%X, %D, %I, %O, %F, and %W tags, in that order.

           Display each command after history substitution  takes

  Large File Behavior
     See largefile(5) for the description of the behavior of  csh
     when  encountering files greater than or equal to 2 Gbyte (2
    **31 bytes).


           Read at beginning of execution by each shell.

           Read by login shells after .cshrc at login.

           Read by login shells at logout.

           Saved history for use at next login.

           The Bourne shell, for shell scripts not starting  with
           a `#'.

           Temporary file for `<<'.

           Source of home directories for `~name'.


     See attributes(5) for descriptions of the  following  attri-

    |       ATTRIBUTE TYPE        |       ATTRIBUTE VALUE       |
    | Availability                | SUNWcsu                     |
    | CSI                         | Enabled                     |


     bc(1), echo(1),  login(1),  ls(1),  more(1),  ps(1),  sh(1),
     shell_builtins(1),  tset(1B),  which(1),  df(1M),  swap(1M),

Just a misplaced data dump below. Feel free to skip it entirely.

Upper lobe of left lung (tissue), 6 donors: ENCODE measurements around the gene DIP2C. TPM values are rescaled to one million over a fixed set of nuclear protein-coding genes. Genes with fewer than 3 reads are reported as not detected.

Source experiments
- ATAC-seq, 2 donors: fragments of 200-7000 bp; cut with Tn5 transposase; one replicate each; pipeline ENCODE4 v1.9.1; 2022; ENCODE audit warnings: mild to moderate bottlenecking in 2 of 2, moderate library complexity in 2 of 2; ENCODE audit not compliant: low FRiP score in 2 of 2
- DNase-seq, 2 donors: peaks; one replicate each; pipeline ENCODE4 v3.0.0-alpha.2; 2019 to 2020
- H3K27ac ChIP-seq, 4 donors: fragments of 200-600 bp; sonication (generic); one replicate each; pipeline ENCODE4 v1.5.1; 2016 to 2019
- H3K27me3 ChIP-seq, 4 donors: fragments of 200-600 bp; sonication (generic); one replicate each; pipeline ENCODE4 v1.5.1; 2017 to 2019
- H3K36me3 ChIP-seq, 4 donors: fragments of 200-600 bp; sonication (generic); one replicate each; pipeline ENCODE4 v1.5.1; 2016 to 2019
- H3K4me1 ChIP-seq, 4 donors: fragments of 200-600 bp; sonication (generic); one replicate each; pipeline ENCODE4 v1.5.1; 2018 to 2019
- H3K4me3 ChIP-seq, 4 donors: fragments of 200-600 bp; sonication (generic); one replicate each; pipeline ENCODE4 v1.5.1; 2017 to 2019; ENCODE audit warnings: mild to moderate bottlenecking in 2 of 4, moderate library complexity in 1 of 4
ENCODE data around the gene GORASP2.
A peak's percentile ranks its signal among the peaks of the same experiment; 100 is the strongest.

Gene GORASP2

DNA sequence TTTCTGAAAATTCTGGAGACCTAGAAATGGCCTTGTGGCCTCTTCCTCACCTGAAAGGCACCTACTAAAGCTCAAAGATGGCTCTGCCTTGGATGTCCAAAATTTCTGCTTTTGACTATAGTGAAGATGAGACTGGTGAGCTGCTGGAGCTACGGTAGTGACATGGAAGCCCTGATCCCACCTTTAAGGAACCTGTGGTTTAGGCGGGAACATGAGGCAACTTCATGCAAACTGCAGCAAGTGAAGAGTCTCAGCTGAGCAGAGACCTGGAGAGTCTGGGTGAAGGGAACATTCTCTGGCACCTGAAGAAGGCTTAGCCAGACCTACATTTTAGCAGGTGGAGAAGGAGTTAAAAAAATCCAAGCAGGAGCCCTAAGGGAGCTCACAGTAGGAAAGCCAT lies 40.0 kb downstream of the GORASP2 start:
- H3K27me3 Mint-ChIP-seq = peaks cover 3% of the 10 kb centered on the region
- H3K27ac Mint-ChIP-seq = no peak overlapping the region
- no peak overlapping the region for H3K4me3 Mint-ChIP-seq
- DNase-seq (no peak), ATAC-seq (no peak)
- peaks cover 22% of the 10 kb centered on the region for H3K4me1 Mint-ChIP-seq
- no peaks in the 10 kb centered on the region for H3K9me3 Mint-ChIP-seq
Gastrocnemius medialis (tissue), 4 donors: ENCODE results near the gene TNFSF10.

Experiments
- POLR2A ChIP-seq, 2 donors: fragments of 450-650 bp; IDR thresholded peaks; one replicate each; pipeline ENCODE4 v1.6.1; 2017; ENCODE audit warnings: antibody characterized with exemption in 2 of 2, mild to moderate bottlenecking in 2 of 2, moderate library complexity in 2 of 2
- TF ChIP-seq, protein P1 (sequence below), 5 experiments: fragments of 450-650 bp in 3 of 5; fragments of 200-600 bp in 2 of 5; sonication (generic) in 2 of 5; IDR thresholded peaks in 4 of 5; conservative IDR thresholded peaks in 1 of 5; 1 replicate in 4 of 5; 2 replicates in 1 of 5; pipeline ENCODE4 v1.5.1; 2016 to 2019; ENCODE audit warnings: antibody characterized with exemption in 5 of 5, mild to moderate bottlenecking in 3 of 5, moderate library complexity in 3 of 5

sysdef(1M), access(2), exec(2), fork(2), pipe(2),  a.out(4),
     environ(4),   ascii(5),  attributes(5),  environ(5),  large-
     file(5), termio(7I)


     You have stopped jobs.
           You attempted to exit the C shell  with  stopped  jobs
           under job control. An immediate second attempt to exit
           will succeed, terminating the stopped jobs.


     The use of setuid shell scripts is strongly discouraged.


     Words can be no longer than 1024 bytes.  The  system  limits
     argument  lists  to  1,048,576  bytes.  However, the maximum
     number of arguments to a command for which  filename  expan-
     sion applies is 1706. Command substitutions may expand to no
     more characters than are allowed in the  argument  list.  To
     detect looping, the shell restricts the number of alias sub-
     stitutions on a single line to 20.

     When a command is restarted from a stop,  the  shell  prints
     the  directory  it  started in if this is different from the
     current directory; this can be misleading (that  is,  wrong)
     as the job may have changed directories internally.

     Shell built-in functions are not stoppable/restartable. Com-
     mand  sequences  of  the form a ; b ; c are also not handled
     gracefully when stopping is attempted. If you suspend b, the
     shell never executes c. This is especially noticeable if the
     expansion results from an alias. It can be avoided by  plac-
     ing the sequence in parentheses to force it into a subshell.

     Control over terminal output after processes are started  is